Not to mention the plants are weeks farther along so a bigger chance to get larger Onions.

We divided the garden into 4 sections, and then within each section measured out spacing to keep the onions 4 inches apart.  We used a wooden yardstick from Home Depot to measure, and just used our forefingers to poke holes in the soil.  The Onion Plants are narrower than a pencil, so a hole the size of your finger is plenty to get their roots into the soil.  Remember that they grow mostly out of the soil, with only their butts and the shallow roots into the soil, only a few inches at best.

We alternated the 4” spacing in 5 rows of 5 Plants, to create 4 sections with 25 plants each.  We planted Red  Zeppelin, Walla WallaCandy Apple Red, and Spanish Yellow Onions this year.  100 total Onions in our box that is approximately 40” by 40” on the inside.

We hope that by giving them the peace of having their own box, and a consistent soil that won’t be disturbed, we can get some full-sized Onions this year. 
Alternating spacing between rows
Make the holes first, plant later

Thursday, March 22, 2012

Wallowaters Successfully Makes Annuals into Perennials

When we first started using Wallowaters in 2001, it was to help us plant tomatoes earlier because Colorado has such a late last frost date (May 15 in our area).  However, we found that they had another use that was pretty amazing - they allowed us to make annual herbs like Thyme, Rosemary, and Tarragon into perennials.  Yes, the plants themselves are technically perennials, but when they are planted in climates that don't support them coming back, they are in practice, annuals.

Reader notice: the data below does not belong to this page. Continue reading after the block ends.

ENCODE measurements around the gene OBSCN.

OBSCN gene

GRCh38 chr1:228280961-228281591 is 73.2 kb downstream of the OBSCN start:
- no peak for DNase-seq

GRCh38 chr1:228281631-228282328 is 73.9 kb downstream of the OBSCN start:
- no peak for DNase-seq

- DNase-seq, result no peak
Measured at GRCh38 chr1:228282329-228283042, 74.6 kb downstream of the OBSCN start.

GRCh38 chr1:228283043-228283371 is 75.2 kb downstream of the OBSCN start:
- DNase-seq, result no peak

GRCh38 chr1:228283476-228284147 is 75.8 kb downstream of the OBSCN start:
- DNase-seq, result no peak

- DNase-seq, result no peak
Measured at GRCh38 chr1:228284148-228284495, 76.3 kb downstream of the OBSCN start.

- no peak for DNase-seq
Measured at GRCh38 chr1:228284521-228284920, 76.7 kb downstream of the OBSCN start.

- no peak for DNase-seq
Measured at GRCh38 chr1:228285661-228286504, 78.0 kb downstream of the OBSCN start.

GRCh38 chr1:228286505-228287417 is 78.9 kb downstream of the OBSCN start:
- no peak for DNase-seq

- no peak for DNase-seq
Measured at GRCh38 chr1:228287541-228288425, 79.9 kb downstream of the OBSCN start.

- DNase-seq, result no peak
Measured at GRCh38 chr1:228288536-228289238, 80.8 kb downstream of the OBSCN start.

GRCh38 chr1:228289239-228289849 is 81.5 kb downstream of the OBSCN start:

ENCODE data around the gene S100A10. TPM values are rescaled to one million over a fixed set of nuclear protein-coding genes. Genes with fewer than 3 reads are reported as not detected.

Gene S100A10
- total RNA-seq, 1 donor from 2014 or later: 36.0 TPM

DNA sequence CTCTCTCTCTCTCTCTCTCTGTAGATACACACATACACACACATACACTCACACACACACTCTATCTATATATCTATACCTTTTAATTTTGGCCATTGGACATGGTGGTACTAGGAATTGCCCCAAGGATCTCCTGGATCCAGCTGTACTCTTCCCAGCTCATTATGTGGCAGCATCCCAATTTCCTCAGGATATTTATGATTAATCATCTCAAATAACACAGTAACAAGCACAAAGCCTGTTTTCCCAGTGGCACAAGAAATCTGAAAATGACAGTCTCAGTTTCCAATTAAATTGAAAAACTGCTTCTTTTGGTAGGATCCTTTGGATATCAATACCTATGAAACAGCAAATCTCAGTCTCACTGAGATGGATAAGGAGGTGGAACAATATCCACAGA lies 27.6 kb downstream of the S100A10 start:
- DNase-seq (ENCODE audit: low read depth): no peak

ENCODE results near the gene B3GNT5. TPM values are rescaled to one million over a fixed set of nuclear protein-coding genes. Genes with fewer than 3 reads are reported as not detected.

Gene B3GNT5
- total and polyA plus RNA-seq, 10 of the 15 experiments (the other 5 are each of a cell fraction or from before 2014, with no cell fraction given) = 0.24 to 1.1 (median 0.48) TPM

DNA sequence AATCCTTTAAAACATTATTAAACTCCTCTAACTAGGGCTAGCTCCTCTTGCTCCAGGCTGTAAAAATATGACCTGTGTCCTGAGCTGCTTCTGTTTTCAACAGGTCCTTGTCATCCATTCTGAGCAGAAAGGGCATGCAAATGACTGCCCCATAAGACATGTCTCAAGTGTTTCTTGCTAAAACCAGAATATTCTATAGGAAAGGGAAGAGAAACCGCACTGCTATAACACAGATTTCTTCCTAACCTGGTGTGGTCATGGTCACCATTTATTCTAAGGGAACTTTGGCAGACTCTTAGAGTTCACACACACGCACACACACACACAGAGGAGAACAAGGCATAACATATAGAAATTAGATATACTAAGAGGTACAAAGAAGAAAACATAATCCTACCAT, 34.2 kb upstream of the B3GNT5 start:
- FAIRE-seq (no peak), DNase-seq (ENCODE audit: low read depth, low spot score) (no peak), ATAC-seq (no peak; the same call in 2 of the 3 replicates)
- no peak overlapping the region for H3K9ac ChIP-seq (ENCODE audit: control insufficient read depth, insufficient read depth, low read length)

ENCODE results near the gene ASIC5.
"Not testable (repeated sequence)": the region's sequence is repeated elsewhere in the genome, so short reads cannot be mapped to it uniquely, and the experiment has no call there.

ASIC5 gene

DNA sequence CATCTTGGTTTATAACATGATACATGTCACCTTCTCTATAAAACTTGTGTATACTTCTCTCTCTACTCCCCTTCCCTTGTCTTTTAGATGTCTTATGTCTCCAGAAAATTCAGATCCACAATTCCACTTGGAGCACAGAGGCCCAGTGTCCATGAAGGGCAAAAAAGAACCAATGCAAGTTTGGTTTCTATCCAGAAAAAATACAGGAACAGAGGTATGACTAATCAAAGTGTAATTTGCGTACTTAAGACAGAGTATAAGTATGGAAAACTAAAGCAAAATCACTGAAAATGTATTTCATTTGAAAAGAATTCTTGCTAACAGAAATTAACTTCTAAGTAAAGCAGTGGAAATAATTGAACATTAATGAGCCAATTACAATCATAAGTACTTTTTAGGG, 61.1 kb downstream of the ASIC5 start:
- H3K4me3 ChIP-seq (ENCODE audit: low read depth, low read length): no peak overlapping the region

But, not any more!

Over the years, we've expanded this to include anything in the garden that we hope will come back the following year, having success with Oregano, Parsley, Cumin, and just about any other plant that will fit underneath.  Subsequently, our early and late-season photos of our garden always include Wallowaters.

Wallowaters in the OctoGarden Spring 2012

Besides having your plants come back in the spring, there are other benefits too.  In years like 2012, where we had Spring weather in January, and Summer weather in March, we actually have had useable fresh herbs for months before most in our area even consider planting their annual herbs.  This translates into larger and more productive plants for the rest of the season as well.  After doing this a few years, I'd never consider going back to buying new herbs every year, and if one doesn't survive, it's quite disappointing.  Wallowaters are that good.
So, how good do these work?

Well, we had a relatively mild winter overall, but we did have some particularly cold spells in November, December, and February.  Yet, across the board, all of our Wallowaters kept our plants alive and well.  And, now that it's March, you can see for yourself what is thriving.

Thyme is thriving, and looks better than some mid-season!

Tarragon is very sensitive to cold, yet look at this beauty!

Oregano is big, mature, and ready to bush out!